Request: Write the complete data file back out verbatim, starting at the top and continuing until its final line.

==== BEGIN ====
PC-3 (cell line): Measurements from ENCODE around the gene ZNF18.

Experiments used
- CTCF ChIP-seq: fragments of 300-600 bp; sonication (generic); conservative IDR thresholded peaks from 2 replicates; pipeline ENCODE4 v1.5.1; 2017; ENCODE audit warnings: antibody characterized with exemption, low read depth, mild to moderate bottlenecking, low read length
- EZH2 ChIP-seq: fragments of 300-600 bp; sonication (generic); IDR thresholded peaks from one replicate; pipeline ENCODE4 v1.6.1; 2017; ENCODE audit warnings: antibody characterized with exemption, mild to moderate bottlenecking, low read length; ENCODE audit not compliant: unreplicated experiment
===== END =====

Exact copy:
PC-3 (cell line): Measurements from ENCODE around the gene ZNF18.

Experiments used
- CTCF ChIP-seq: fragments of 300-600 bp; sonication (generic); conservative IDR thresholded peaks from 2 replicates; pipeline ENCODE4 v1.5.1; 2017; ENCODE audit warnings: antibody characterized with exemption, low read depth, mild to moderate bottlenecking, low read length
- EZH2 ChIP-seq: fragments of 300-600 bp; sonication (generic); IDR thresholded peaks from one replicate; pipeline ENCODE4 v1.6.1; 2017; ENCODE audit warnings: antibody characterized with exemption, mild to moderate bottlenecking, low read length; ENCODE audit not compliant: unreplicated experiment